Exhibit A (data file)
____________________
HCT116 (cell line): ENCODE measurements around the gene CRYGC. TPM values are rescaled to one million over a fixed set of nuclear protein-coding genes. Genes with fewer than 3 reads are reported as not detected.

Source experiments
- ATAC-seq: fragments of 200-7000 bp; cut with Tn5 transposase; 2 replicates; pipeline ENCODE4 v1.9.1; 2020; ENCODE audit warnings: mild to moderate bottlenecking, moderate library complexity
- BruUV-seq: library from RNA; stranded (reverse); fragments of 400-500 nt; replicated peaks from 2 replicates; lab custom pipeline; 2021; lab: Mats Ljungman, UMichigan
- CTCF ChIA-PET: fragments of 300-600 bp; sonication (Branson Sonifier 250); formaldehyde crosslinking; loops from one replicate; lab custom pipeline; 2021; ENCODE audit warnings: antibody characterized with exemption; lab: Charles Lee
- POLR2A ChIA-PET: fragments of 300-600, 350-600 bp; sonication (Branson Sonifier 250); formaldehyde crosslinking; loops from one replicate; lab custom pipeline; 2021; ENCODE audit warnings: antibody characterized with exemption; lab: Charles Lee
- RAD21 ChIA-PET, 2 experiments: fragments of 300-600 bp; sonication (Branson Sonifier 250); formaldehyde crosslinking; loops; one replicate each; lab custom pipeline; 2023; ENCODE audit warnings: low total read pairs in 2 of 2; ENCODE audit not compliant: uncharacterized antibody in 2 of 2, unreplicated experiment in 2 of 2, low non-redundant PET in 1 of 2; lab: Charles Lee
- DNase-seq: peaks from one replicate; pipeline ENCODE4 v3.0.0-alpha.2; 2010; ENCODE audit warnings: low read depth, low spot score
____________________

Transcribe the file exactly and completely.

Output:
HCT116 (cell line): ENCODE measurements around the gene CRYGC. TPM values are rescaled to one million over a fixed set of nuclear protein-coding genes. Genes with fewer than 3 reads are reported as not detected.

Source experiments
- ATAC-seq: fragments of 200-7000 bp; cut with Tn5 transposase; 2 replicates; pipeline ENCODE4 v1.9.1; 2020; ENCODE audit warnings: mild to moderate bottlenecking, moderate library complexity
- BruUV-seq: library from RNA; stranded (reverse); fragments of 400-500 nt; replicated peaks from 2 replicates; lab custom pipeline; 2021; lab: Mats Ljungman, UMichigan
- CTCF ChIA-PET: fragments of 300-600 bp; sonication (Branson Sonifier 250); formaldehyde crosslinking; loops from one replicate; lab custom pipeline; 2021; ENCODE audit warnings: antibody characterized with exemption; lab: Charles Lee
- POLR2A ChIA-PET: fragments of 300-600, 350-600 bp; sonication (Branson Sonifier 250); formaldehyde crosslinking; loops from one replicate; lab custom pipeline; 2021; ENCODE audit warnings: antibody characterized with exemption; lab: Charles Lee
- RAD21 ChIA-PET, 2 experiments: fragments of 300-600 bp; sonication (Branson Sonifier 250); formaldehyde crosslinking; loops; one replicate each; lab custom pipeline; 2023; ENCODE audit warnings: low total read pairs in 2 of 2; ENCODE audit not compliant: uncharacterized antibody in 2 of 2, unreplicated experiment in 2 of 2, low non-redundant PET in 1 of 2; lab: Charles Lee
- DNase-seq: peaks from one replicate; pipeline ENCODE4 v3.0.0-alpha.2; 2010; ENCODE audit warnings: low read depth, low spot score